- Having spent all night writing and binding their class activity guides, Sumi presents them to Sonoko and Gin, noting that she’s also given them an electronic version. The size of the volumes are unrealistic: the printing company at campus has a hard limit on the number of pages they bind into a volume, and something with this many pages (I estimate around 600 to 700 assuming the same thickness of paper as used in my thesis). With that being said, I’ve got no idea what the rock-like object Sumi holding is.
- Events of the training camp proceed nominally as the girls complete their exercises. Gin and Sumi complete theirs with flair, and it is Sonoko who grows pensive. However, with some encouragement, she manages to finish the course and is petted by Gin. Feeling left out, Sumi endearingly forces her way between the two and is petted in return. I certainly was not expecting this from Sumi, but it demonstrates her desire to be a part of the friendship that all three of them share.
- On a high from the day’s activities, Gin falls from a climbing apparatus when her grip falters. The events’ possible inclusion as a bit of foreshadowing notwithstanding, Gin promises to take it down a peg when Sonoko and Sumi express concern, but when the girls begin cooking lunch for the others, she quickly returns to her usual cheerful self. Grilling meats and vegetables on skewers is a longtime staple featured in anime, associated with summer: the searing of meat always seems to produce a distinct flavour that is remarkable. This flavour comes from concurrent Milliard reactions, which create aromatic rings in the constituent molecules that make up the meat.
- Sumi and Sonoko take on simplified eyes when the former notices an Allomyrina dichotoma (common name Japanese Rhinoceros Beetle) on her shoulder. Distributed in Japan, Taiwan and Eastern China, these beetles are popular in Japan as pets. Sonoko seems unbothered, whereas Sumi is not particularly fond of insects, and sees Sonoko as being covered with the beetles. Pleasant is the weather in Washio Sumi Chapter a far cry from the skies around my city, where it seems spring has not fully ignited yet – trees are only beginning to bud, and a cold overcast sky dominates the area. While I lament the poor weather ahead in the forecast, the skies today became sunny and pleasant just in time for me to partake in this year’s Poutine Week challenge. A charity programme in which a participating restaurant will donate a meal to someone in need for every poutine sold, Poutine Week happens every April.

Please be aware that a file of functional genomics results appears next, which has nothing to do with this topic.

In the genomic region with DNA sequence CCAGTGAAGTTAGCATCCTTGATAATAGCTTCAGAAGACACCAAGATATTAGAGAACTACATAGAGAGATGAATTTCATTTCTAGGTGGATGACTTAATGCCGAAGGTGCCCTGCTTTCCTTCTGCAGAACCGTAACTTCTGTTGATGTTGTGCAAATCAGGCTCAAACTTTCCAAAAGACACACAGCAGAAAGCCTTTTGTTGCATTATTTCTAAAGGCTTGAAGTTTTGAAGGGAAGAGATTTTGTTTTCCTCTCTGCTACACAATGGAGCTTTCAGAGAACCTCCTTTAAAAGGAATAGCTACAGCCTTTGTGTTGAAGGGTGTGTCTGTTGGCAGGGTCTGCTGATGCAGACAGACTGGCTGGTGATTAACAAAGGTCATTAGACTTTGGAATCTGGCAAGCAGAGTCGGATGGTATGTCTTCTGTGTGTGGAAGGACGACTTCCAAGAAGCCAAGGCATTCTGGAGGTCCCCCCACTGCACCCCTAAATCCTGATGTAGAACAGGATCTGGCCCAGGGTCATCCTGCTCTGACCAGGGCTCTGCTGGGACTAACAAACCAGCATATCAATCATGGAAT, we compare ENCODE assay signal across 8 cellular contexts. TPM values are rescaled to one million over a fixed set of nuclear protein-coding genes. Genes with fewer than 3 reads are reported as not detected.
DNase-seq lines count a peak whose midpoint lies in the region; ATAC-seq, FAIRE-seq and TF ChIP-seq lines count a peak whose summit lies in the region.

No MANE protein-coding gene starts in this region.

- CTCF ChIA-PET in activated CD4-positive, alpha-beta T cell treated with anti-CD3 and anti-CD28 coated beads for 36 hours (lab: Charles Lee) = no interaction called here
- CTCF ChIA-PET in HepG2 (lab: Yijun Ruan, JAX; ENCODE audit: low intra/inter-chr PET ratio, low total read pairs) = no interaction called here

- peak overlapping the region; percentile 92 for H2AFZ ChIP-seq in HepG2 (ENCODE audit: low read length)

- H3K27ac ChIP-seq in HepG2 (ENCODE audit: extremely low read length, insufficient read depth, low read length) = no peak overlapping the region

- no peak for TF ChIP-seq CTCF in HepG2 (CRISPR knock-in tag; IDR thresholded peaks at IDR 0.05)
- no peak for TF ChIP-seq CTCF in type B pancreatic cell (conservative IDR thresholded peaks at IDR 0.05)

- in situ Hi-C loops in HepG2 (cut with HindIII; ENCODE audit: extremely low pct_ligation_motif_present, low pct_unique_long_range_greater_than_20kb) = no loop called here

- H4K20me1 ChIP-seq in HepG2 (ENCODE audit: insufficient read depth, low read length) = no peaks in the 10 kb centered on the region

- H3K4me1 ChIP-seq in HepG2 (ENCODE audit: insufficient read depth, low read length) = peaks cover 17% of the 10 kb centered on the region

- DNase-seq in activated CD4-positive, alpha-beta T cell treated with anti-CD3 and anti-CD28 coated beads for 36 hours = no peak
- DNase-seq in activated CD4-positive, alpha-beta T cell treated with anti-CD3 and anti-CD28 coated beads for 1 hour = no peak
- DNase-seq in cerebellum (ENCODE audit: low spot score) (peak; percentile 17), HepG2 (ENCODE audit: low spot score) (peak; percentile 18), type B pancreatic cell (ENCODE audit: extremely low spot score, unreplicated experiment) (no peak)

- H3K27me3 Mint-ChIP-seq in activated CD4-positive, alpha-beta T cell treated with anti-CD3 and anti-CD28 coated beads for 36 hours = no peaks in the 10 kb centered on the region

- The girls’ instructor here struggles to eat a green pepper. I’m not a picky eater by any definition and love trying new dishes out. High on the list of things I like are exotic poutines: for Poutine Week this year, I visited the Midtown Café to enjoy the Philadelphia Cheese Steak poutine – a classy poutine decked out in roasted cuts of beef, beef demi-glace, sautéed onions and marinated chilies drizzled in a horseradish aioli, garnished with mustard microgreens, this is perhaps one of the most fancy poutines I’ve ever had. The heavier flavours of the demi-glace, fries, cheese kurds and beef were offset by the bite the chilies provided, and there was a bit of a kick coming from the aioli that gave the poutine a very complex flavour.